Rachel: It takes a village! The aforementioned design team for this project is extraordinary and have been working tirelessly to make this show sparkle in it’s grittiness. Jamie Roderick (Lighting), Zach Pizza (Associate Lighting), Ann Beyersdorfer (Scenic and Props) and Doug Mills (Sound) have Rumplestiltskined this piece beyond my wildest dreams. Andy Peterson, our MD/orchestrator, didn’t sleep for a month while he developed our epic orchestrations, and my Stage Manager, Joan Wyatt, has worked around the clock to polish every element of the show. The Fight Director (and a regular collaborator) Rod Kinter, created some out of this world acrobatic swordplay, and Luis Villabon, who plays a fierce Archbishop of Canterbury, serves as Dance Captain and Co-Choreographer, with a precision that is remarkable. The entire cast is outstanding, and several have gone above and beyond the tasks of actor. For instance, Hugh Hysell, who portrays the Earl of Lancaster, also provides marketing support. It is beyond rewarding to have a company and team band together in their belief in this production’s message and push so strongly for its success.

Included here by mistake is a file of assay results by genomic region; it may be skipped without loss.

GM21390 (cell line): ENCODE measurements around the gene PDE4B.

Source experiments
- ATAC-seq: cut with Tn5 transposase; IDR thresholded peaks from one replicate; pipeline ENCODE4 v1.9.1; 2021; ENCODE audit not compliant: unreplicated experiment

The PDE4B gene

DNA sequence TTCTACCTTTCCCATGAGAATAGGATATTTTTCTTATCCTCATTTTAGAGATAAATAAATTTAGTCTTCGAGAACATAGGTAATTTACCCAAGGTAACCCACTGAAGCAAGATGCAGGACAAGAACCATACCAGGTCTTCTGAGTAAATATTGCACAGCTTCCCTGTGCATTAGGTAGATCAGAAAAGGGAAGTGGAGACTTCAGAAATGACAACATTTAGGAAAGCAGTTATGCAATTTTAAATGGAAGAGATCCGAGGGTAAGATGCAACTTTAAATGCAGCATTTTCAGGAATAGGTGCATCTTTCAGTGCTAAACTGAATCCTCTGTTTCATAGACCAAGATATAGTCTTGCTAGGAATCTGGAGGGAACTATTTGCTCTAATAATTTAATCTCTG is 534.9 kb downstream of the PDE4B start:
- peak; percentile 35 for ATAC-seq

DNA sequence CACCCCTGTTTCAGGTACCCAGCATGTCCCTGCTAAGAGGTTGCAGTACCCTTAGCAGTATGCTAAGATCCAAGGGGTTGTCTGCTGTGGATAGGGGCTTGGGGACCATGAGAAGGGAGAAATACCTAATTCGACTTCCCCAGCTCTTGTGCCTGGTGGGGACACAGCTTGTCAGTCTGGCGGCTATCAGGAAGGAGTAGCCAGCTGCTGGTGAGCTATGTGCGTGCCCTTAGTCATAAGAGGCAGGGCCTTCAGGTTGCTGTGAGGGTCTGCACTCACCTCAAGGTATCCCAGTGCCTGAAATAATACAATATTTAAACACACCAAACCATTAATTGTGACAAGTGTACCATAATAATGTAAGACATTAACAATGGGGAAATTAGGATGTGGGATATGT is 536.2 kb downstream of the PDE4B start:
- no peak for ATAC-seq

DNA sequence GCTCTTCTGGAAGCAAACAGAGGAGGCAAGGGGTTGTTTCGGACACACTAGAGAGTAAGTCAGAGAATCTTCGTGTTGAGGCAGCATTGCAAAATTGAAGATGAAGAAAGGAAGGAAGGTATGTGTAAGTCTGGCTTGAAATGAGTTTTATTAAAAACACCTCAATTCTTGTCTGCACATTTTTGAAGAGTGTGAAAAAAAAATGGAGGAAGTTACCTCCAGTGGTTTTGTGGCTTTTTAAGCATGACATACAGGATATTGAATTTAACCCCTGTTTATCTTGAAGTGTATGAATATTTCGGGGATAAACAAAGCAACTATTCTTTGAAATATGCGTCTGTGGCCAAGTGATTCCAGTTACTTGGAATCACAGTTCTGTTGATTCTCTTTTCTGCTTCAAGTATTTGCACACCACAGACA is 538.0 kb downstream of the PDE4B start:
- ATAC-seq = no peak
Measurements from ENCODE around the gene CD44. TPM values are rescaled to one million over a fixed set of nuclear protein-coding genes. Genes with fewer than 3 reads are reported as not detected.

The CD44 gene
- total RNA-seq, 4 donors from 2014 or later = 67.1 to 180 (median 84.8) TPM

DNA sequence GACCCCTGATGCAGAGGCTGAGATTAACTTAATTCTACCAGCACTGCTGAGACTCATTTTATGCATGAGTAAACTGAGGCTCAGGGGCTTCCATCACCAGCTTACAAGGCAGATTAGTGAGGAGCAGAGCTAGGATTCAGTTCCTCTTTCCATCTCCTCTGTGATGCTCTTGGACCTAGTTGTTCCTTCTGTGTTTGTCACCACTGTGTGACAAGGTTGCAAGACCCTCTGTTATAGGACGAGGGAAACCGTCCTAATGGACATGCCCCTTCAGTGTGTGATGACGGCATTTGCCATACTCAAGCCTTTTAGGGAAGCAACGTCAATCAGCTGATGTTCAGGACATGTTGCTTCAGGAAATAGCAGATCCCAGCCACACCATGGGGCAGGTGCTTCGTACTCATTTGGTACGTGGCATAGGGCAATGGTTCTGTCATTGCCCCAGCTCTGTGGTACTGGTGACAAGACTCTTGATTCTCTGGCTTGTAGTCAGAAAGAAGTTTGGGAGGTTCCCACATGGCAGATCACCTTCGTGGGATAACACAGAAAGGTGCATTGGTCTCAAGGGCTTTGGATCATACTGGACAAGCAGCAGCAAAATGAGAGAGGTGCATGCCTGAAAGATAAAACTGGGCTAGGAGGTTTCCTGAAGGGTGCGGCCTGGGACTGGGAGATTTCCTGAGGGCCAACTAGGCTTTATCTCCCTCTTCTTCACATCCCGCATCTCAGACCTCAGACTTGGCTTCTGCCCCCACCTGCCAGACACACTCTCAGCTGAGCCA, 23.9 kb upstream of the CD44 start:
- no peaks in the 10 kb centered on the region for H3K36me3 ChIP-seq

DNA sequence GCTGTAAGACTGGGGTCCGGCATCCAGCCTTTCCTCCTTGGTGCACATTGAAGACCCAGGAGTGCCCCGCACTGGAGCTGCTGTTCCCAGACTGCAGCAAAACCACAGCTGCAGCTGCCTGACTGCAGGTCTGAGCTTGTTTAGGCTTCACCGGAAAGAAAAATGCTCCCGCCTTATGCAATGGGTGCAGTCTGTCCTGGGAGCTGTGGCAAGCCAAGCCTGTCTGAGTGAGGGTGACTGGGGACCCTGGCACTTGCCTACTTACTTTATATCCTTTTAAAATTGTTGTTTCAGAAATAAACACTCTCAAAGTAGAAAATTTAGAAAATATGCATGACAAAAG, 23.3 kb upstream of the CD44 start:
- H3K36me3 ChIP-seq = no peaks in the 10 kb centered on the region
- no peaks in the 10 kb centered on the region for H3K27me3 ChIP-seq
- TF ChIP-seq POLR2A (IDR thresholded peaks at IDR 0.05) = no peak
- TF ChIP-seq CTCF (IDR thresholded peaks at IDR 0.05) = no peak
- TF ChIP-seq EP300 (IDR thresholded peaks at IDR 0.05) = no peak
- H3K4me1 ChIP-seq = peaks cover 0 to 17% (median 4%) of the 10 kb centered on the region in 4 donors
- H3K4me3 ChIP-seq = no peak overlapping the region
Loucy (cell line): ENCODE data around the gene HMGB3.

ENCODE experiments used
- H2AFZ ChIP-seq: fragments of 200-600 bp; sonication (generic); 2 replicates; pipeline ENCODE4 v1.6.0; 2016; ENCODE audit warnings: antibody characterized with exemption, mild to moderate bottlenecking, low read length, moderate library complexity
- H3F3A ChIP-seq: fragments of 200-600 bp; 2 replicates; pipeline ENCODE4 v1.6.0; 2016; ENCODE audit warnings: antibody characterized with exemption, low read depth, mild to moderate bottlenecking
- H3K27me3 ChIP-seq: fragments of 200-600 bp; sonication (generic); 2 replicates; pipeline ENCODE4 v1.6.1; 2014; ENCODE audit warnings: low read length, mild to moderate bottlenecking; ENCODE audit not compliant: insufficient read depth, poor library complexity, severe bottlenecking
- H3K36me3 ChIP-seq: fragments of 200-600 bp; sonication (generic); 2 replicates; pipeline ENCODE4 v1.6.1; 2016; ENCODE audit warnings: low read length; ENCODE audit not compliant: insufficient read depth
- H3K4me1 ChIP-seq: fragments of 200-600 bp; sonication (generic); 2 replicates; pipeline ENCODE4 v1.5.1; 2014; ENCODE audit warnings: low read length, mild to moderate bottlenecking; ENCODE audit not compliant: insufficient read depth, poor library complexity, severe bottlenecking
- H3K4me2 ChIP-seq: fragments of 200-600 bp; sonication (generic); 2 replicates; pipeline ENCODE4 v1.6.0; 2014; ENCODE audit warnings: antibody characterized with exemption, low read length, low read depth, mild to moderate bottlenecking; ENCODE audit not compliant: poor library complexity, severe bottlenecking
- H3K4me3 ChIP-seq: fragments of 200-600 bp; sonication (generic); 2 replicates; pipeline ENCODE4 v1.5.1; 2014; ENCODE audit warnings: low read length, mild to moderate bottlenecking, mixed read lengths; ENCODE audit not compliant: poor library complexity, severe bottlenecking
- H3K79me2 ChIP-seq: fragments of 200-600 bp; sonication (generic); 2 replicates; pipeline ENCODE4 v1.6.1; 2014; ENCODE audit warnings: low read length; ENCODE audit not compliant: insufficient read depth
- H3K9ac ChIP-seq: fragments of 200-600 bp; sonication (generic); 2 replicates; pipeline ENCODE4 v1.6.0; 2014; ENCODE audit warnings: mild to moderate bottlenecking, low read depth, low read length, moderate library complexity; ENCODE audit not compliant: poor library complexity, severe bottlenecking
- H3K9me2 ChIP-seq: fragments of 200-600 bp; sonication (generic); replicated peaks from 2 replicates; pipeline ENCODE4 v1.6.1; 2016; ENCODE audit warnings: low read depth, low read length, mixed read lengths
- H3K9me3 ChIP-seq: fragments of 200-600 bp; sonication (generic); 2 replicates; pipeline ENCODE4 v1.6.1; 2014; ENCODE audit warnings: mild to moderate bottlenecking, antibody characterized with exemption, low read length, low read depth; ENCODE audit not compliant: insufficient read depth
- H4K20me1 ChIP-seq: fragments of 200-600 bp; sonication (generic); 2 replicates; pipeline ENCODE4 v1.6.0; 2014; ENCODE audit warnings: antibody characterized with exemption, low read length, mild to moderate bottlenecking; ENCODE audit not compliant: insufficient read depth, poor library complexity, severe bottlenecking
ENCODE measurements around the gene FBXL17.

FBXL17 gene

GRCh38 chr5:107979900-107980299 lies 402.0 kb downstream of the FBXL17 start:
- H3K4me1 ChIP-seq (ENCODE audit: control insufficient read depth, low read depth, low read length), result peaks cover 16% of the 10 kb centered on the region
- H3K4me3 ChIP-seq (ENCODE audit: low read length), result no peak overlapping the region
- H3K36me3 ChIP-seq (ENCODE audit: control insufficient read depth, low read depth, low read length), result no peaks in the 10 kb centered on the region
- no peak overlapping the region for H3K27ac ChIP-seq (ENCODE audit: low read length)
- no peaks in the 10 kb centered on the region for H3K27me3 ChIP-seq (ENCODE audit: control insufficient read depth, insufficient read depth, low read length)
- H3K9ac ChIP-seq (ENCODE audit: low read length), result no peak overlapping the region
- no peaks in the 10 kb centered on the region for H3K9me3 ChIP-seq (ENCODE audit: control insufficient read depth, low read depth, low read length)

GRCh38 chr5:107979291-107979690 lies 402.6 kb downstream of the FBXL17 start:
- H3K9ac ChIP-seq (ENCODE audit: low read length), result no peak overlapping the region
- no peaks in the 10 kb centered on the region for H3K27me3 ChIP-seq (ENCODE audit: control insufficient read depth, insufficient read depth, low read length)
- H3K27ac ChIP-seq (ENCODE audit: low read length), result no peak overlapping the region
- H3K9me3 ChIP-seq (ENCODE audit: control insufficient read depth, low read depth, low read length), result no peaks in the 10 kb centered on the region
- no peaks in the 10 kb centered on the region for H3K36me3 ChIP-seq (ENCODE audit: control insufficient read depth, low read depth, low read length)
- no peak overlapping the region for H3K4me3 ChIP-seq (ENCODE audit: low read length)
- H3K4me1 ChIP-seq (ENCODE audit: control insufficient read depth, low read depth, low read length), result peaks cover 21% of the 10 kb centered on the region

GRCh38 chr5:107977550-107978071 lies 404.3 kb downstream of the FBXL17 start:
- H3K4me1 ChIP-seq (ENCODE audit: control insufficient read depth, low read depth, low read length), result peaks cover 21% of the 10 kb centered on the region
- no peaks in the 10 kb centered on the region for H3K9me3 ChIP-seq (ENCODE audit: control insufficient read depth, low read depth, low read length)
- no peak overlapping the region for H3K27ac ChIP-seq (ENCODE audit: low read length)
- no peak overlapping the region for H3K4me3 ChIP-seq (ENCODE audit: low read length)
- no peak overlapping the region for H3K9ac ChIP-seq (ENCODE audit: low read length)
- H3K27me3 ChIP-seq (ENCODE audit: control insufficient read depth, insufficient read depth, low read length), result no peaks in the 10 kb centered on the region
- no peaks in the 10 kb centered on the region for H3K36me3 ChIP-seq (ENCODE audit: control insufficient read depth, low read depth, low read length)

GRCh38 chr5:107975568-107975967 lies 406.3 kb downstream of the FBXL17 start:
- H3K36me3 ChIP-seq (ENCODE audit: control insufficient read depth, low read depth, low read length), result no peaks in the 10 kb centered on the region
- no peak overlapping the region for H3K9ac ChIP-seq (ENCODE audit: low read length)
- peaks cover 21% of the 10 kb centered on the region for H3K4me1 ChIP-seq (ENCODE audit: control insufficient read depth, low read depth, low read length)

Erik: Well, first and foremost, I have to acknowledge my constant collaborator and co-interviewee, Ms. Rachel Klein. Our styles blend beautifully and she heightens and strengthens what I give her in the text by applying stunning visuals and by evoking nuanced performances from our actors. In addition, on this project, she served as costume designer and was able to draw out the themes of the timeless struggles of Edward and Marlowe in their respective eras with suggestions of medieval and Elizabethan garb that complement a base of sexy vinyl and leather. I also have to give a nod to Andy Peterson, whose orchestrations further elevate the piece and add to its emotional impact. Our producer Ed Miller has been an amazing resource, who put a lot of faith in us and this piece after seeing our staged reading at the York Theatre Company. I first met Ed after the reading and that he’s devoted so much of himself and his resources to this show means so much to me. And then, of course, there is our incredible cast. Because most of the characters in More Than All the World are based on real people, it’s wonderful to have talented, committed actors who give three-dimensional portrayals of these long-deceased figures. In real life there are rarely clear-cut heroes or villains and that certainly true in this story. People are products of their time, and people are opportunists or iconoclasts or any number of things throughout their lives. Actors like Grace Stockdale (Queen Isabella) and John Jeffords (Hugh Despenser) are able to find a beautiful balance between the sympathetic and the truly malevolent aspects of their respective characters.